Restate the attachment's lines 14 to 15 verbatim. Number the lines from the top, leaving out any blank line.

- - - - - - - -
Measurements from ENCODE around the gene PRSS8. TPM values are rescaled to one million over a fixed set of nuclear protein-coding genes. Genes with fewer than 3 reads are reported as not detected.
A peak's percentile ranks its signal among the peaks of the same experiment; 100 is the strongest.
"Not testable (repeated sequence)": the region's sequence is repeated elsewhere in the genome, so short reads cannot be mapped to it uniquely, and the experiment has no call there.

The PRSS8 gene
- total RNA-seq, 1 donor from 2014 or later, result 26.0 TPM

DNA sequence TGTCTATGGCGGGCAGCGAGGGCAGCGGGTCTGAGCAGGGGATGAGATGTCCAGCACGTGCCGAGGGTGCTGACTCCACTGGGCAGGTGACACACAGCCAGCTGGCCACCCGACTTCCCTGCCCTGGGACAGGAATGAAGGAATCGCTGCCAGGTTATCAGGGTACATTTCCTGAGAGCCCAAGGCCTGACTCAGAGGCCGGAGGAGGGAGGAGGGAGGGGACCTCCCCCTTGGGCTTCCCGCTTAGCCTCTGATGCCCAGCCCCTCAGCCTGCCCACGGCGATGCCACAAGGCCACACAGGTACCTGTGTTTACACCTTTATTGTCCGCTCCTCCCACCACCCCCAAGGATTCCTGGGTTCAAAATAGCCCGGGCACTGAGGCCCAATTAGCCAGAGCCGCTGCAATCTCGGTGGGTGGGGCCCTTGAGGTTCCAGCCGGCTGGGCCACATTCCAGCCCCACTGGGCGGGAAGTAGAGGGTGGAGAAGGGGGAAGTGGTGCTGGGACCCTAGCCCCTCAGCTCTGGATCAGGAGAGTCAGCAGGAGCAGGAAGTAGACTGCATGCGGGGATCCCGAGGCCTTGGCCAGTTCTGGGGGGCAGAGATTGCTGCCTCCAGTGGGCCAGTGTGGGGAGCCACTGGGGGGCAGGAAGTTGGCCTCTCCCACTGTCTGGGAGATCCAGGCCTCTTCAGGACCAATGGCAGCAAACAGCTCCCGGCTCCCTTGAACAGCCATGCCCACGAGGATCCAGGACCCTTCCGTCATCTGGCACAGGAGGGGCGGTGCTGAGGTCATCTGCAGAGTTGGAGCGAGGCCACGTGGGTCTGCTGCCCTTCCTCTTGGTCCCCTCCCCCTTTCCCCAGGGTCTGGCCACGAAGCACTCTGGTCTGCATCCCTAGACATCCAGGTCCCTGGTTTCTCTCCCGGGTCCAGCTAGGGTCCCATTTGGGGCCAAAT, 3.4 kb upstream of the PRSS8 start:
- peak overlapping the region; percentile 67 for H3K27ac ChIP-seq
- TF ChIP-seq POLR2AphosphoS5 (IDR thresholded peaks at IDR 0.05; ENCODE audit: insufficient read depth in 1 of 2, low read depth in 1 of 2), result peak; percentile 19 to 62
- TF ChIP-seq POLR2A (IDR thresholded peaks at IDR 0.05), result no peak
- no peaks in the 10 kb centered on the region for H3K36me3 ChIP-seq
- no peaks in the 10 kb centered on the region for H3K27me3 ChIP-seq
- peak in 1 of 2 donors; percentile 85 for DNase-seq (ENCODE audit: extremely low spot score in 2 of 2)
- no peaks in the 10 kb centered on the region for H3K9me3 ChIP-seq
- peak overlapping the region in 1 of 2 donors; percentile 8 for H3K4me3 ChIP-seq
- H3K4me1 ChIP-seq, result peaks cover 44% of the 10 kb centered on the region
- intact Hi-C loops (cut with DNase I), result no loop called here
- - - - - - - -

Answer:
- peak overlapping the region in 1 of 2 donors; percentile 8 for H3K4me3 ChIP-seq
- H3K4me1 ChIP-seq, result peaks cover 44% of the 10 kb centered on the region